James Forrestal was, for the first time, since 1940, a private
citizen. His medical condition worsened and family and friends
spirited him off to Bethseda Naval Hospital with the concurrence
of the White House.
From a window in the famous hospital, Mr Forrestal fell
or jumped thirteen stories to his death.
In addition to having the worlds first supercarrier,
the USS Forrestal named after him, James Vincent Forrestal
has at least one High School; the building that houses the
Department of Energy in Washington DC a new corporate research
park at Princeton University and a lecture series at the
US Naval Academy named for him as well.
Perhaps the greatest tribute though is the simple inscription
on the tombstone at Arlington National Cemetery. It reads:
In the Great Cause of Good Government. This
one sentence can be said to sum up James Vincent Forrestals
entire personal life.First of big aircraft carriers named
after James Forrestal
The first of the supercarriers, Forrestal (CVA
- 59) was launched 11th September 1954 by Newport News Shipbuilding
and Drydock Co.Newport News, Va.; sponsored by Mrs. James
V.Forrestal, widow of Secretary of Defence Forrestal; and
commissioned 1st October 1955, Capt. Roy L. Johnson in command.
Forrestal represented more than one step in the evolutionary
chain of modern carrier aviation. Besides her sheer size
and weight, she was the first built with an angled flight
deck, which allows simultaneous takeoffs and landings. She
also featured four catapults and four deck edge elevators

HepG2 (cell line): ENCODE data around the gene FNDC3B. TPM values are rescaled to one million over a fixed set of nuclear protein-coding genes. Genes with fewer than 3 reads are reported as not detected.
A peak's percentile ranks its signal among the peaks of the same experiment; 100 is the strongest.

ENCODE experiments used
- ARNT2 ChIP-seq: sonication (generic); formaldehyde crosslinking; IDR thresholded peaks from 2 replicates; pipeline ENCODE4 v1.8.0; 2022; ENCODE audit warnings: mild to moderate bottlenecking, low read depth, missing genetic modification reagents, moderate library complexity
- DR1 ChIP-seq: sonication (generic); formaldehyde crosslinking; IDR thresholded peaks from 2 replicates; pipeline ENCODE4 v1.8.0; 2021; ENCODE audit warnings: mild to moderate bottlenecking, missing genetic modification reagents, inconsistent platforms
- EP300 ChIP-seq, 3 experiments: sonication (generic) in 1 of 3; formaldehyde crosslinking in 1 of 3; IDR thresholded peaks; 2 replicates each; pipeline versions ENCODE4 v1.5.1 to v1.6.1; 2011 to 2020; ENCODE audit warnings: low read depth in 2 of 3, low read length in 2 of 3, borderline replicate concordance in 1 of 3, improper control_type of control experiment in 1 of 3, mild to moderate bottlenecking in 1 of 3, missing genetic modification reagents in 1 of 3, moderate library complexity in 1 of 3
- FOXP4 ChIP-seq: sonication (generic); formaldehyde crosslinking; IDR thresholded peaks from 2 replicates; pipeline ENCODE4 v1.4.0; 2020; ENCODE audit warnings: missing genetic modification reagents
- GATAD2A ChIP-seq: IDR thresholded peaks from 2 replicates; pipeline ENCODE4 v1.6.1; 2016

to move aircraft from the hanger bays to the flight deck.
In June 1967, Forrestal departed Norfolk for duty in waters
off Vietnam. As the huge ship cut a wake through the calm
waters of the gulf of Tonkin on 29th July, 1967, the hot,
tropical sun beat down from a clear sky. Forrestal had been
launching aircraft from her flight deck on strikes against
an enemy whose coastline was only a few miles over the horizon.150
For four days, the planes of Attack Carier Air Wing 17 had
been launched on, and recovered from, about 150 missions
against targets in North Vietnam. On the ships four acre
flight deck, her crewmen went about the business at hand,
the business of accomplishing the second launch of the fifth
It was just about 10.50 am (local time). The launch that
was scheduled for a short time later was never made. Lt.
Cmdr. John S. McCain III, later a prisoner of war in Vietnam
and still later US Senator from Arizona, said later he heard
a whooshy sound than a low-order explosion
in front of him.
Suddenly, two A-4s ahead of his plane were engulfed in flaming
jet fuel - JP-5 - spewed from them. A bomb dropped to the
deck and rolled about six feet and came to rest in a pool
of burning fuel.